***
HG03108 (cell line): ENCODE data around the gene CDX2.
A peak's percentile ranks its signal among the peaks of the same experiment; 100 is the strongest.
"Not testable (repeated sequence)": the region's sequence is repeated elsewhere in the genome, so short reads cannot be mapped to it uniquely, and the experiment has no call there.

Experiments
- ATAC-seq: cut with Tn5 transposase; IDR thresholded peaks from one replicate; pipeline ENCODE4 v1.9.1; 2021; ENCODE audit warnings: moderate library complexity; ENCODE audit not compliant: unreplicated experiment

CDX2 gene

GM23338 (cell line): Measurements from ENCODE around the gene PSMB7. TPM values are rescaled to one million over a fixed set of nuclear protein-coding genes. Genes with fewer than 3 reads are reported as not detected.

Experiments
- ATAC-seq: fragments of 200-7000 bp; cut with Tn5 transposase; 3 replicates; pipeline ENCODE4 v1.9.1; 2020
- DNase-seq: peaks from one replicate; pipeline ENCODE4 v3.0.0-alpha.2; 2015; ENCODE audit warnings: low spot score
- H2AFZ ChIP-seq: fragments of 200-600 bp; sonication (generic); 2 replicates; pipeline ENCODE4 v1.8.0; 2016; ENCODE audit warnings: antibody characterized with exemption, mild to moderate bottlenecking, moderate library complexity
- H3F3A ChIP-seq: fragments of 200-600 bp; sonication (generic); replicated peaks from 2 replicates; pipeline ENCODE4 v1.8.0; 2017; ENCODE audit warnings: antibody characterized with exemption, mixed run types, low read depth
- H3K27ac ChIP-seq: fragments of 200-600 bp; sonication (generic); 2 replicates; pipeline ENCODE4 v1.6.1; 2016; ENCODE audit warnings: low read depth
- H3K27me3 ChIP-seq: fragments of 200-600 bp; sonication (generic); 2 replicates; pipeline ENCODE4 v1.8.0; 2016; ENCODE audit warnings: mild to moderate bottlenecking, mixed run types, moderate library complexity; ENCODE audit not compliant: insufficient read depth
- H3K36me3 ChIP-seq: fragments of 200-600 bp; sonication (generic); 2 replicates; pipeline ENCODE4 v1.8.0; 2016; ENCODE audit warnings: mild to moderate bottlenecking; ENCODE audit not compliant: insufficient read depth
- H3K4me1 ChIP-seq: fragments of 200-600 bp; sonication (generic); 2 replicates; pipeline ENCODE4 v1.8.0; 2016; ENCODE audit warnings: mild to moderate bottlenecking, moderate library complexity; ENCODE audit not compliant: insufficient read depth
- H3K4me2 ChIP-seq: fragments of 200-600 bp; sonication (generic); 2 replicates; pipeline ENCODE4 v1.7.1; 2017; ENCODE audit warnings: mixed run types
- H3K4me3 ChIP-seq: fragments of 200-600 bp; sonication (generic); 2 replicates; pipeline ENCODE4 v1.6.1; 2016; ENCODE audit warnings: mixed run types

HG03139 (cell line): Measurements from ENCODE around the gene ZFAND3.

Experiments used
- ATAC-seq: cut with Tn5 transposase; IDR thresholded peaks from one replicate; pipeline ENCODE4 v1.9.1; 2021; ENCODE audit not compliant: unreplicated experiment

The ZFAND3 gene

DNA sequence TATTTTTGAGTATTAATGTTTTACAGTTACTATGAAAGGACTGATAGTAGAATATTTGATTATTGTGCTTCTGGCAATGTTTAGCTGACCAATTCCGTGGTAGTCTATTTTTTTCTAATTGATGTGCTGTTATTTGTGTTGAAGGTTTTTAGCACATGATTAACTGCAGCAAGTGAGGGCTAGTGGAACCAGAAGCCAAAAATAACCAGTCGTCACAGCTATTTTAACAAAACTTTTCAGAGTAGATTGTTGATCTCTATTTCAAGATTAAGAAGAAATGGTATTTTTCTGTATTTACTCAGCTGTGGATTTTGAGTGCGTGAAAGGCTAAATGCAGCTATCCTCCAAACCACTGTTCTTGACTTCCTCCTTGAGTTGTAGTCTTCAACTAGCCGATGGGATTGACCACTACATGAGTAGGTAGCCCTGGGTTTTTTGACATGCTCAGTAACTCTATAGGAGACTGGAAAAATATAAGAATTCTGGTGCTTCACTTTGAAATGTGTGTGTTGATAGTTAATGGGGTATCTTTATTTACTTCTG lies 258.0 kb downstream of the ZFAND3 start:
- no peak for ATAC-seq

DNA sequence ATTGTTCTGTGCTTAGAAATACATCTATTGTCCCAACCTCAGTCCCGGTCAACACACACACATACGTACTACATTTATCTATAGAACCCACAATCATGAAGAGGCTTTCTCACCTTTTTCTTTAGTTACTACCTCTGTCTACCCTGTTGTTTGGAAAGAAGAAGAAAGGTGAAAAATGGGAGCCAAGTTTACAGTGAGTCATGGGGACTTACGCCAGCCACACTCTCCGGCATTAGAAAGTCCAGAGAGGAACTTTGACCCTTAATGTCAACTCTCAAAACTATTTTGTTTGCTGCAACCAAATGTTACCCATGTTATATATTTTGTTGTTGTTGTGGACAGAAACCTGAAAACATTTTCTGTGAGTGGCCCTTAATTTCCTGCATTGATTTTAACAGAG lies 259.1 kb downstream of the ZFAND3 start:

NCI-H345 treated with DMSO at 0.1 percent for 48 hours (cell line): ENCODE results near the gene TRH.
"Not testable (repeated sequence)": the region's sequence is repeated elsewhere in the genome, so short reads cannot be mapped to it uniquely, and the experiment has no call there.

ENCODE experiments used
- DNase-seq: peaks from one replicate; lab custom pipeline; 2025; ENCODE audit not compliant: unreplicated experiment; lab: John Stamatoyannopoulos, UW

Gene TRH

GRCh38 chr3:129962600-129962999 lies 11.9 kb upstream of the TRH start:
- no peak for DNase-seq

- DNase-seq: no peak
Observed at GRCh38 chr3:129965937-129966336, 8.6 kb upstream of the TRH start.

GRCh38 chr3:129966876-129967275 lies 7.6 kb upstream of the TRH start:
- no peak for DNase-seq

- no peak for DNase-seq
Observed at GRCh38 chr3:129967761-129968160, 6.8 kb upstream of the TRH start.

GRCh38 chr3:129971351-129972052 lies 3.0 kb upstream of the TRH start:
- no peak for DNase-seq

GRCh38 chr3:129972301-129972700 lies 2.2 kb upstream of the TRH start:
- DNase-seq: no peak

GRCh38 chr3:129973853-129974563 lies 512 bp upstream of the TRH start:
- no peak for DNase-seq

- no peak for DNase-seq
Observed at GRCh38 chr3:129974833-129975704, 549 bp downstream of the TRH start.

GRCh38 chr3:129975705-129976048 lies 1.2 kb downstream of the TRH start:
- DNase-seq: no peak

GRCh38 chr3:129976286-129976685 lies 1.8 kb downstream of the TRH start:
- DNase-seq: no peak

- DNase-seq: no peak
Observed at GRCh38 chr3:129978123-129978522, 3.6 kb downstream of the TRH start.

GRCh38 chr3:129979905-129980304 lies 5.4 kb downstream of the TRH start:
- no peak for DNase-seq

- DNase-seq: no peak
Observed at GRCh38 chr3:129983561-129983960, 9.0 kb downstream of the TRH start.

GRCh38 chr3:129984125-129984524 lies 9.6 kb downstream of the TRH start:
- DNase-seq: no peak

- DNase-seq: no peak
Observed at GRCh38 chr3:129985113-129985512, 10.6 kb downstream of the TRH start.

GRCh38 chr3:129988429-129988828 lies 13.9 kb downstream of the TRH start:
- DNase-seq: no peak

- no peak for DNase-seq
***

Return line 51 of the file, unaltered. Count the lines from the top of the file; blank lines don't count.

- DNase-seq: no peak